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Re: [dm-devel] [PATCH RFC] dm snapshot: shared exception store

On Friday 15 August 2008 01:17, FUJITA Tomonori wrote:
> On Wed, 13 Aug 2008 17:14:08 -0700
> Daniel Phillips <phillips phunq net> wrote:
> > requests.  I could take care of designing and implementing a kernel
> > interface between your port and the rest of ddsnapd that does such
> > things as respond to control messages and generate block delta
> > lists.
> As I said at the first submission, I plan to add such features to the
> new dm-snapshot code. Then we can have simple user-space code that
> focus on the replication.

Well, I suppose when you get it working we can always port it back to
ddsnap :-)

Ddsnap already has quite simple userspace code to do the replication,
or it would be simple if it were cleaned up a little.  There is
nothing complex about this.  But the kernel will have to generate the
block difference list because it needs access to the snapshot store
btree to do this.

> A daemon program requests delta from the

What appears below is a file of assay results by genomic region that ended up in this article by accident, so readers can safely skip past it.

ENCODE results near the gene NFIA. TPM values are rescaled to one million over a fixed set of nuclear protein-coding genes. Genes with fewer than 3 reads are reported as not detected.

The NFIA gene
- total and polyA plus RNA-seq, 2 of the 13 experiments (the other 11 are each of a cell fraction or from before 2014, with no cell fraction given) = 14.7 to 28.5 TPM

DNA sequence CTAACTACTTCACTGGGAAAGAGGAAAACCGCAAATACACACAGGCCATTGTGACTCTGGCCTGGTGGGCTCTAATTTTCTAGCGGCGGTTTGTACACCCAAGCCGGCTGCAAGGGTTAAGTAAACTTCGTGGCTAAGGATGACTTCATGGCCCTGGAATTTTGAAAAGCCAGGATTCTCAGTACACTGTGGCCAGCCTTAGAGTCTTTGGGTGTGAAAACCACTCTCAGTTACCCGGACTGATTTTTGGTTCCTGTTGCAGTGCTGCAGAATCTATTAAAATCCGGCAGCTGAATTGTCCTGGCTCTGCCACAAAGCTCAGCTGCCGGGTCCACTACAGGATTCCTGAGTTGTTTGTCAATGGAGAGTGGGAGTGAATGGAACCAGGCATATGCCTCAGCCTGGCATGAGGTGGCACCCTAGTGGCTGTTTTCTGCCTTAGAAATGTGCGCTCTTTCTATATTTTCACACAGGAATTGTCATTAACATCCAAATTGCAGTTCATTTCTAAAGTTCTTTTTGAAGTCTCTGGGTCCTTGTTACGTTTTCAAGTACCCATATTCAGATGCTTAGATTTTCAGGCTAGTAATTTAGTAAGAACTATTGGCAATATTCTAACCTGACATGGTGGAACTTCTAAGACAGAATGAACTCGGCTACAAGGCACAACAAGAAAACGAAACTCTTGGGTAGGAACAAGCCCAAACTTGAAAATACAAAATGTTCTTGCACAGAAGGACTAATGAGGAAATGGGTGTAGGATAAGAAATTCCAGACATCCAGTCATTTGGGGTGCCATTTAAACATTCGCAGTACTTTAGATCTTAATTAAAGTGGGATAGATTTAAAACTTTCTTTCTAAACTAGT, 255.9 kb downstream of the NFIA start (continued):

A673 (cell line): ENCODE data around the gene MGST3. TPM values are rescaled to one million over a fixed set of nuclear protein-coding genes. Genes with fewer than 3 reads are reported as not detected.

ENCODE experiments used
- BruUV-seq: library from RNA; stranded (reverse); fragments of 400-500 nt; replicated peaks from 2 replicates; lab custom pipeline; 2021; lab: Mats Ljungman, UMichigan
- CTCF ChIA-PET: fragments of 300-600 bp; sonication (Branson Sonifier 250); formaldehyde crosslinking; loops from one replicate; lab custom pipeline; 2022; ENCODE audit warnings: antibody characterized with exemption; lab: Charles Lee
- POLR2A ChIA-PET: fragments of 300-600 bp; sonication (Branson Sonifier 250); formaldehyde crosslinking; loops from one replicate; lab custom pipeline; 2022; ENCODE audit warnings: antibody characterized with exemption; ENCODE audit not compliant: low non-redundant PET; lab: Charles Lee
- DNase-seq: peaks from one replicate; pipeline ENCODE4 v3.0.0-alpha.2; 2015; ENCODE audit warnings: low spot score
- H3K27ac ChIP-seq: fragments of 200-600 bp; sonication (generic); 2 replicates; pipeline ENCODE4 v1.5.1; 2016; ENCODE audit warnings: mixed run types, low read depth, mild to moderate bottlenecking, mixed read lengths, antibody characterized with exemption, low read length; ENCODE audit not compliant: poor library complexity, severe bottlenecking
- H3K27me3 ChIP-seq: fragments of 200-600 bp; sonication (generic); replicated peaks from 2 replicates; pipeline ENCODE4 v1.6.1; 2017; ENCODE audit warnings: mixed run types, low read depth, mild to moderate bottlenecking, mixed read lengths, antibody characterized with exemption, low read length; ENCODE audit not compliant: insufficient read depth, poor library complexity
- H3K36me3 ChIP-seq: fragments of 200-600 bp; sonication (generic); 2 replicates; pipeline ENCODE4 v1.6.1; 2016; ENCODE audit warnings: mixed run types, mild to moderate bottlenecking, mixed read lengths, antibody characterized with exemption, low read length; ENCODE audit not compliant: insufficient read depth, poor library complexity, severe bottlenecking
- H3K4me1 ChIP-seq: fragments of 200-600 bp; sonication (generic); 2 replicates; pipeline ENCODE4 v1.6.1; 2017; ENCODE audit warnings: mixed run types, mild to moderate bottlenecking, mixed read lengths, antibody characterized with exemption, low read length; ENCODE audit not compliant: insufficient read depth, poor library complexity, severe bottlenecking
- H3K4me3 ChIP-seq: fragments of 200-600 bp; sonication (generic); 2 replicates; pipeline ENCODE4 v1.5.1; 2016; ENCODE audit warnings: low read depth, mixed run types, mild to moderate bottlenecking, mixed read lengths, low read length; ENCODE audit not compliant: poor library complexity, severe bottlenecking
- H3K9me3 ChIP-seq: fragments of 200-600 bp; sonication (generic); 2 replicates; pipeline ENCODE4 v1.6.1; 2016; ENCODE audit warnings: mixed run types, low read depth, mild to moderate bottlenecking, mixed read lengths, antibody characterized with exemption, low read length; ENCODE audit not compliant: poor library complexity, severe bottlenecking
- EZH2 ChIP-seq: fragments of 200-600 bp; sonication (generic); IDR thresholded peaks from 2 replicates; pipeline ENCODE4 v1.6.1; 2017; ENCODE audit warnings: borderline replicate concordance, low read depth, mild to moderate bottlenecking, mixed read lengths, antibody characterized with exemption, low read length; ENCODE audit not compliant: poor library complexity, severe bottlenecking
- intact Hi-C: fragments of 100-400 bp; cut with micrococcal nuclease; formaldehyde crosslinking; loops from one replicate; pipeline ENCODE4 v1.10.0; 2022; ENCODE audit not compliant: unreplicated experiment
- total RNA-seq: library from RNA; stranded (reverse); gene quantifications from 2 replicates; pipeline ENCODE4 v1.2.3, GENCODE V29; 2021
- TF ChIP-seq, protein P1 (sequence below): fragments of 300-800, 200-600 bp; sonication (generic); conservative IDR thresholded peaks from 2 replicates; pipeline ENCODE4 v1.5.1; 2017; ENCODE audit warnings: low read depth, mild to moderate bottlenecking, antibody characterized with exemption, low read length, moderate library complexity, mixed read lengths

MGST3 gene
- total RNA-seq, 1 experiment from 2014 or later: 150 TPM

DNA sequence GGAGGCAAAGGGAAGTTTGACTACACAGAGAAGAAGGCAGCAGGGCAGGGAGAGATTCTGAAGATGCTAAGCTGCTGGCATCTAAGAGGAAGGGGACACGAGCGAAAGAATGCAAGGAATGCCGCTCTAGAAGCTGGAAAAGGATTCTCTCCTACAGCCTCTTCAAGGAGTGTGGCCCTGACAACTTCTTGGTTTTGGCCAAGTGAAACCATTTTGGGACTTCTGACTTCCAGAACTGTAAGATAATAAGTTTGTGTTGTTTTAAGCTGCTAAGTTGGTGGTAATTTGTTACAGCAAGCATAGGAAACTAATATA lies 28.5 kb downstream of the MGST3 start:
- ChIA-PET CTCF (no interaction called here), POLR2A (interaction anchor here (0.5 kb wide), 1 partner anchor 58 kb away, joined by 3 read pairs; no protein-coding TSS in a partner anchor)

> kernel, and sends it to another daemon program on the remote
> server. The daemon on the remote server asks the kernel to apply
> delta.

The downstream server just writes the delta to the origin, there is no
need to ask the kernel to do this.

> The advantage of this approach, the above replication program can work
> with any snapshot implementation, which could live in dm or file
> systems like btrfs. File systems could implement the snapshot features
> more efficiently than dm.

When you replicate a volume you can just send a list of changed blocks
as ddsnap does.  This is not the case with a filesystem delta, which
has to send the changed blocks of each filesystem object logically,
along with relevant metadata such as changed permissions, ownership,
file sizes etc.

> My question related with this issue is, any chance to modify
> Zumastor's ddsnapd in a such way. Well, I guess, it would be better to
> ask on Zumastor mailing list.

CC added.  Yes, it is planned to modify ddsnap to implement a redirect
on write strategy where you essentially use a snapshot as the origin.
This will be a lot more practical after we have snapshots of snapshots
using the versioned pointer code.  Versioned pointers by itself will
take a few months to go in and be stable.  Things do not move awfully
fast with this storage work, I think that is some kind of tradition.

There is a lot that can still be done to improve efficiency even before
going to redirect on write.  Probably another doubling of throughput is
possible by straightforward techniques such as batching up transfers
better and more improvements to the journalling code, or replacement
of the journal by a logging technique.



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